14. The system of claim 11 further comprising means for receiving a plurality of secondary revisions to the plurality of revisions.
15. The system of claim 14 further comprising means for receiving a plurality of secondary ratings of the plurality of secondary revisions.
16. The system of claim 15 further comprising means for providing the plurality of secondary revisions to the content provider, wherein the secondary revisions are ordered in accordance with the plurality of secondary ratings.
17. A method for collaborative innovation, the method comprising:
providing an item received from a content provider to a plurality of users for review;
receiving a plurality of responses from the plurality of users based on the item;
providing the plurality of responses to the plurality of users for review;
receiving a plurality of ratings of the plurality of responses from the plurality of users; and
providing the plurality of responses to the content provider, wherein the plurality of responses are ordered in accordance with the plurality of ratings.
18. A system for collaborative innovation, the system comprising:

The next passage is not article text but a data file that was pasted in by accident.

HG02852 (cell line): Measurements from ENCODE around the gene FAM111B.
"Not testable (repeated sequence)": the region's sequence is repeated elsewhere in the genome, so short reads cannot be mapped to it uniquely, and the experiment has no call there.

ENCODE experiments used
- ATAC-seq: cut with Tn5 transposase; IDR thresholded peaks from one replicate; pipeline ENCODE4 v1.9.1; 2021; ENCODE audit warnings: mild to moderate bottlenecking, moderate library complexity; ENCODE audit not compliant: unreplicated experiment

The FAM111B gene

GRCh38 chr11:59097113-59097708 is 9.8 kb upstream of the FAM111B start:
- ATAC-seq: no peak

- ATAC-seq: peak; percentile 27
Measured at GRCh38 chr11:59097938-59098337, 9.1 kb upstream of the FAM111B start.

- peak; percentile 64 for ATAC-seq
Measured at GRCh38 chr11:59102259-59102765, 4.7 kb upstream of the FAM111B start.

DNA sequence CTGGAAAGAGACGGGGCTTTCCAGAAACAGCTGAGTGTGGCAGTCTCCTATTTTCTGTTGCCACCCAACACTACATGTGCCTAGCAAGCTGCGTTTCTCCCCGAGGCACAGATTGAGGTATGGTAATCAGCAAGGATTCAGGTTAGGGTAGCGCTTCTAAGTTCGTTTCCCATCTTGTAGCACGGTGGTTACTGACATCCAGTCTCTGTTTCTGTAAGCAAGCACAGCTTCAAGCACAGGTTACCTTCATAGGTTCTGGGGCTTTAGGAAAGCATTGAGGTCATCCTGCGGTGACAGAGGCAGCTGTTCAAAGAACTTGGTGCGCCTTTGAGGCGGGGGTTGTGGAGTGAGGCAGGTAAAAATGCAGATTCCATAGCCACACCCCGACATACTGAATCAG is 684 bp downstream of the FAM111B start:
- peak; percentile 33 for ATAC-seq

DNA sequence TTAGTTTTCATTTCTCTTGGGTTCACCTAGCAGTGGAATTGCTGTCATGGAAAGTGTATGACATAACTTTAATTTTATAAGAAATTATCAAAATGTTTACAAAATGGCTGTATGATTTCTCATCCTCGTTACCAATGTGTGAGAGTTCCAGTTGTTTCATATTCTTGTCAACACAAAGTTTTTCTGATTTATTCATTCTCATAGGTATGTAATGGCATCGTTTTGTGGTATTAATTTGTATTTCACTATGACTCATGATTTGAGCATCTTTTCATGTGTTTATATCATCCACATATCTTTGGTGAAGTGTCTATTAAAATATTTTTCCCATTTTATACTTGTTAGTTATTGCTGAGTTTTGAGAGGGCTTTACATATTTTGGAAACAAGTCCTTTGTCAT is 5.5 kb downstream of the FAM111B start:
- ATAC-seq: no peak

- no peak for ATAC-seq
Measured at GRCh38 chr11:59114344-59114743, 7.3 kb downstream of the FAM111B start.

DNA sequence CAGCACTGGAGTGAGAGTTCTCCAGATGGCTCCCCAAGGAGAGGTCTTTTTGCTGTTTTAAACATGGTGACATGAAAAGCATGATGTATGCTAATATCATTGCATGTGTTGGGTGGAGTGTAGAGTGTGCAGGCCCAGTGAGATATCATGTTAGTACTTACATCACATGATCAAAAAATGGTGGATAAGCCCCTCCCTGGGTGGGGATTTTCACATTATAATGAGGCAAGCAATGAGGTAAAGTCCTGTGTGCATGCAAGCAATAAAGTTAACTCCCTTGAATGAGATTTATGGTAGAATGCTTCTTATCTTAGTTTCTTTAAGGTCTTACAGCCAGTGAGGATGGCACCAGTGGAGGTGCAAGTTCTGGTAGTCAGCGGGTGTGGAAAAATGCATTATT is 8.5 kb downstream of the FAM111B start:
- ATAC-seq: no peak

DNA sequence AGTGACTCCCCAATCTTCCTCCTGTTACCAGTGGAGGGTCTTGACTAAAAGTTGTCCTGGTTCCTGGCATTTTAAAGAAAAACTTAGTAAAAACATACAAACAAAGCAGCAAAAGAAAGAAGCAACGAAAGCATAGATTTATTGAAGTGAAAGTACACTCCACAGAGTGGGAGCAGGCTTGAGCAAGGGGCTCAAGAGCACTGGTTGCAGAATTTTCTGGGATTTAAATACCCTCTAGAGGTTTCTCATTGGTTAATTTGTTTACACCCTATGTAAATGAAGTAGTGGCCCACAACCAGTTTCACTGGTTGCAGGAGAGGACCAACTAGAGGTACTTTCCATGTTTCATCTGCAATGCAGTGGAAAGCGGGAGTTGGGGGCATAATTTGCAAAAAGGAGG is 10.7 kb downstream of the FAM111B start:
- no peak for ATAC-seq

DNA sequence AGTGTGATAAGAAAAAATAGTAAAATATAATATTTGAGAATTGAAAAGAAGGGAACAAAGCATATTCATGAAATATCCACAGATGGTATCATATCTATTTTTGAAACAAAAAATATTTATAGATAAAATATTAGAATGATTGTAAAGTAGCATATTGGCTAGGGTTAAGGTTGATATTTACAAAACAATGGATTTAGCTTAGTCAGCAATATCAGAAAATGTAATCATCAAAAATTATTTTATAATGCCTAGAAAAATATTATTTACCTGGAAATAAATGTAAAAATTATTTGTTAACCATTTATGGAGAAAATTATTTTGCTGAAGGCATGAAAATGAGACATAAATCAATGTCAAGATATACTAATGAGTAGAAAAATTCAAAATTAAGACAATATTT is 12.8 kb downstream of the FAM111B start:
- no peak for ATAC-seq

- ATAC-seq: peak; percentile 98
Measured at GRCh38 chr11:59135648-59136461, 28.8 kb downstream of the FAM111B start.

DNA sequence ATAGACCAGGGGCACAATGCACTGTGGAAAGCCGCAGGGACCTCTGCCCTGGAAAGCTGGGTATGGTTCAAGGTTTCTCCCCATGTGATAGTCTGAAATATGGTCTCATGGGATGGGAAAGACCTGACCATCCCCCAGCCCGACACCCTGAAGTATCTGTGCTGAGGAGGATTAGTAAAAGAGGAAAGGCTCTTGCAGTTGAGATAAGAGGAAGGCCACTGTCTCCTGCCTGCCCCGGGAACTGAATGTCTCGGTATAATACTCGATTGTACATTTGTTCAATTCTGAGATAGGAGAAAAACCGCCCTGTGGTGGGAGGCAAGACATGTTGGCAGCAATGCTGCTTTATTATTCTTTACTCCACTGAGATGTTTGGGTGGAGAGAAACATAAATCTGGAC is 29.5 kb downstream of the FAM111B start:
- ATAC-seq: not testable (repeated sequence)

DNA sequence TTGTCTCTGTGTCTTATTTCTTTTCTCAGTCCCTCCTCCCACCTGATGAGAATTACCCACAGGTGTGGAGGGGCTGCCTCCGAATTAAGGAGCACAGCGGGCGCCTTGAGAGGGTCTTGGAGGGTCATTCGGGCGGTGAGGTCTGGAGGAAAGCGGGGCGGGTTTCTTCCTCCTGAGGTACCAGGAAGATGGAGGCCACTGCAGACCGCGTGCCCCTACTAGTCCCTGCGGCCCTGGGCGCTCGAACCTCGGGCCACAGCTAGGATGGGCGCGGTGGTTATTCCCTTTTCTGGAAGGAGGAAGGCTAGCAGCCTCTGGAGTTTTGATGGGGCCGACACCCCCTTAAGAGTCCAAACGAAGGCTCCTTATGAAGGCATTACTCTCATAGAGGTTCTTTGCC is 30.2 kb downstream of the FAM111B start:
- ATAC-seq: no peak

a memory to store a topic, a plurality of responses, a plurality of revisions, and a plurality of ratings;
an interface operatively connected to the memory, the interface operative to communicate with a plurality of users and a content provider; and
a processor operatively connected to the memory and the interface, the processor operative to receive the topic from the content provider, provide the topic to the plurality of users, receive the plurality of responses from the plurality of users based on the topic, provide the plurality of responses to the plurality of users, receive a plurality of revisions to the plurality of responses from the plurality of users, provide the plurality of revisions to the plurality of users, receive a plurality of ratings of the plurality of responses and the plurality of revisions from the plurality of users, and provide the plurality of responses and the plurality of revisions to the content provider, wherein the plurality of responses and the plurality of revisions are ordered in accordance with the plurality of ratings.